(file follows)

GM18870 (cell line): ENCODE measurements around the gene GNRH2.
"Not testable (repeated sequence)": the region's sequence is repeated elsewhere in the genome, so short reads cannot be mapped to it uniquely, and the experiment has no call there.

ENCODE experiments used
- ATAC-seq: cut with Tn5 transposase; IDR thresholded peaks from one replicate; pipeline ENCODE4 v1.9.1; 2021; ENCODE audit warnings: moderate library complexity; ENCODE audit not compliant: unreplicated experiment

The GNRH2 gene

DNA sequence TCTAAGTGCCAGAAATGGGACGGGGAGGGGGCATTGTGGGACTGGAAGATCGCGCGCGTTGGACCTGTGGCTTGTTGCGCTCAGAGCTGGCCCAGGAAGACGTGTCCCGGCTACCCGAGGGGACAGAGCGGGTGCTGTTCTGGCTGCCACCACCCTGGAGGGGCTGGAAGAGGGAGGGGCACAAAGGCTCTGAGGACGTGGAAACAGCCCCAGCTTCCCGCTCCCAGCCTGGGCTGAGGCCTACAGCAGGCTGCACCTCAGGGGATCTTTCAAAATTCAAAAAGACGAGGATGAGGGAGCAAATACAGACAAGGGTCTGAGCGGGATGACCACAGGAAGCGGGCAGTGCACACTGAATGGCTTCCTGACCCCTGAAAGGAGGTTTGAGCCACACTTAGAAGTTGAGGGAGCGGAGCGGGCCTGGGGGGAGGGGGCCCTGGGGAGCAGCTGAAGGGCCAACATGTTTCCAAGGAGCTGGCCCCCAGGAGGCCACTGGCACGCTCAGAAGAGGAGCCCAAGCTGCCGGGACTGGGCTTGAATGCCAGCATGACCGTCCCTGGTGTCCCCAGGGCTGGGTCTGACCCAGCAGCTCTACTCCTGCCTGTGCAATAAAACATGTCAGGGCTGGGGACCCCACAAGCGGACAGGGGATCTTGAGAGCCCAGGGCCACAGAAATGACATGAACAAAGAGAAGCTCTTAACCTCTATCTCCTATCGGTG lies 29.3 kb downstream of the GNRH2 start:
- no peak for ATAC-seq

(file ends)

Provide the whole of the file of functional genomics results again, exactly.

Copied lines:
GM18870 (cell line): ENCODE measurements around the gene GNRH2.
"Not testable (repeated sequence)": the region's sequence is repeated elsewhere in the genome, so short reads cannot be mapped to it uniquely, and the experiment has no call there.

ENCODE experiments used
- ATAC-seq: cut with Tn5 transposase; IDR thresholded peaks from one replicate; pipeline ENCODE4 v1.9.1; 2021; ENCODE audit warnings: moderate library complexity; ENCODE audit not compliant: unreplicated experiment

The GNRH2 gene

DNA sequence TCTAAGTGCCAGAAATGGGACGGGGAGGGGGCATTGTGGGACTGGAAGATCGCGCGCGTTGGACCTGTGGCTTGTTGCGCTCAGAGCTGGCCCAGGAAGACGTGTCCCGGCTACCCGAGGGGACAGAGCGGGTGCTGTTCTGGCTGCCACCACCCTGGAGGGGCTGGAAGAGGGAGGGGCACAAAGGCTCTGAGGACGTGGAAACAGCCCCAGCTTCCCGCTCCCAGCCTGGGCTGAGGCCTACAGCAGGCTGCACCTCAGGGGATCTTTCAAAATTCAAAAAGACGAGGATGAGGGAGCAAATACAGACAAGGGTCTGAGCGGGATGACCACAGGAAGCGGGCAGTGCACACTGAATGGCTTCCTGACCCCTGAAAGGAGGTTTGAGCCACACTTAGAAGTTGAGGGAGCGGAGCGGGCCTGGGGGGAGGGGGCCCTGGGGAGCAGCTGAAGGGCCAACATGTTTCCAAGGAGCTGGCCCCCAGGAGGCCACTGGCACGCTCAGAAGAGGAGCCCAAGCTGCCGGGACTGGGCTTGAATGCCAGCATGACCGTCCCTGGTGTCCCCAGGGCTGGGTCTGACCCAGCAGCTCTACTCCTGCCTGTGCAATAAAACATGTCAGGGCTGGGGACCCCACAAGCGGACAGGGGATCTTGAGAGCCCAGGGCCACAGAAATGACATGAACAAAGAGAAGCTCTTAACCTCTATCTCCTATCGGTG lies 29.3 kb downstream of the GNRH2 start:
- no peak for ATAC-seq